Another important right is the right to information about the operation of the organization. This kind of right can be essential to promote transparency and to guard against corruption. For example the Bulgarian legislation confers rights of access to WUO documents on participants of the WUO as well as the right to request information on issues that concern them. Similarly in Punjab Province, Pakistan the audited accounts of each WUO must be kept in a conspicuous place at the WUO's office and must be available for inspection by participants. Similar provisions are found in the WUO legislation of Saskatchewan Province in Canada.
The corollary of rights is duties. Again, duties are commonly spelt out in the governing documents of WUOs, but they may also be specified in the legislation. One of the main duties of WUO participants will usually be to promptly pay any fees that are due to the WUO. The Peruvian legislation requires participants to regularly pay their charges and assessments. This could relate to routine operation and maintenance charges or costs of construction. In Costa Rica all costs of the construction, operation, maintenance and expansion of the infrastructure used by the WUO must be paid by participants in proportion to the shares each holds.
Another commonly stipulated duty, found for example in the Kyrgyz law, is to use water efficiently and carefully. In some countries, such as Peru, WUO participants are required to participate in the meetings and support the activities of their respective organizations. In all cases, they are required to abide by the WUO's rules whether contained in the governing document and/or operating rules.
In practice a WUO will often need to be able to gain access to the land of participants to undertake inspections and construction and/or maintenance activities such as cleaning out canals. In Pakistan, participants have the obligation to allow inspection of their lands, crops and irrigation systems. Similarly in Bulgaria, participants' duties include allowing access over their land to WUO staff for the operation and maintenance of irrigation/drainage infrastructure and allowing the WUO to use, free of charge, irrigation and drainage infrastructure on their lands.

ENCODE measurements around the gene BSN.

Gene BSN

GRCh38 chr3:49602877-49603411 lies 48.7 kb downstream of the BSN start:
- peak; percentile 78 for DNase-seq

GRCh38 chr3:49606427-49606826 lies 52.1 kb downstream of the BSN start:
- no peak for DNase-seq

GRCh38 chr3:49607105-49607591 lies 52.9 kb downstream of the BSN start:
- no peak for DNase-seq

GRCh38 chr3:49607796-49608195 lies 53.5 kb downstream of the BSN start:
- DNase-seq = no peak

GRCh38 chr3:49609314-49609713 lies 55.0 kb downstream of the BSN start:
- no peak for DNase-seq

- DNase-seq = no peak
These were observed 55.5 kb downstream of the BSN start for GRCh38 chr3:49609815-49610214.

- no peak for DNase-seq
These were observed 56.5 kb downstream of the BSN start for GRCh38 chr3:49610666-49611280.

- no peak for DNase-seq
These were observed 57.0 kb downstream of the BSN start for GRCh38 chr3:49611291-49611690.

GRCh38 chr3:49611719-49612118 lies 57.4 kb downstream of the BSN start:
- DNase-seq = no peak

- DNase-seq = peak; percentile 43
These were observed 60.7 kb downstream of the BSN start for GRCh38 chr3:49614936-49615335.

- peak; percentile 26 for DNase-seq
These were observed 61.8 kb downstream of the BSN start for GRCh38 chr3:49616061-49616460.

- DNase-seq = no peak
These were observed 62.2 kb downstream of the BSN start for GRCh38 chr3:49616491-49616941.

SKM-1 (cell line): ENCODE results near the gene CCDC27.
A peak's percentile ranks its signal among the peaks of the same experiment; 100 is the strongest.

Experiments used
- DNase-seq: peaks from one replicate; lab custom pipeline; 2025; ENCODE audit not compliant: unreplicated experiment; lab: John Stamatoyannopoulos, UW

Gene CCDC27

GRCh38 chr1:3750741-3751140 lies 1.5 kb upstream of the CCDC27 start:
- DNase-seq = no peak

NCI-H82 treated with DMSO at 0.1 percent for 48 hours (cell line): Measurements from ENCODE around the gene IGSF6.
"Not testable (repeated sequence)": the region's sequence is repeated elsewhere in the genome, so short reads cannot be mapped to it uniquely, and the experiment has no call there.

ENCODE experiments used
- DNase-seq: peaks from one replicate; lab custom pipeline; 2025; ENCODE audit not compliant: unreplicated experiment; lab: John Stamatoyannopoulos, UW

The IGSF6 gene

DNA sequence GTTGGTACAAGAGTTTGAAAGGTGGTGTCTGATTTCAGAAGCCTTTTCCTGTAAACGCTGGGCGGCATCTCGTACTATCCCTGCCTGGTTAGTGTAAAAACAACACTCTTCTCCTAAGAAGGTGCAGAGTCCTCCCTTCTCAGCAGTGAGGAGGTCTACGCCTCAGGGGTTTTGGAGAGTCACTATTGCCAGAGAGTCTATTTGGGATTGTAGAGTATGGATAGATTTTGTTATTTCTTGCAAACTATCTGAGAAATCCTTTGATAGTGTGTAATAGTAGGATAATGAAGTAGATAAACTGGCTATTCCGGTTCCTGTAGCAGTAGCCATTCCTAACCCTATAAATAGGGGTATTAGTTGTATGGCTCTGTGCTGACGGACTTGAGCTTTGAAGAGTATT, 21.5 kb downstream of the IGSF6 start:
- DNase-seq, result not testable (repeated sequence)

Statutory information obligations can be of two sorts. The legislation can impose a duty on participants to provide the WUO with all the information it might need for carrying out its activities (for example in Bulgaria). Similarly, in South Africa WUOs are required to compile an 'assessment roll', which must contain information on the charges that the WUO has decided to levy, for the information of participants.
Alternatively, the legislation can also impose a duty on WUO participants to maintain confidentiality regarding information about the WUO that may have commercial value. This is the case in Germany, for example.
Finally, the legislation typically requires participants to reimburse their WUO if they damage any of the equipment or infrastructure that it owns or uses. The Costa Rican legislation provides that participants who damage infrastructure owned by a WUO must pay for its repair. They can also be subject to a fine and to suspension of the supply of water until complete repayment of the damage has been made. The same applies if a participant constructs or alters infrastructure to improve his/her water supply.
Of course, it is all very well imposing duties on WUO participants. But what is to happen if they do not comply? This issue is examined in more detail below in Part 12 on the substantive rights of WUOs.
 An issue considered
in the next Part.|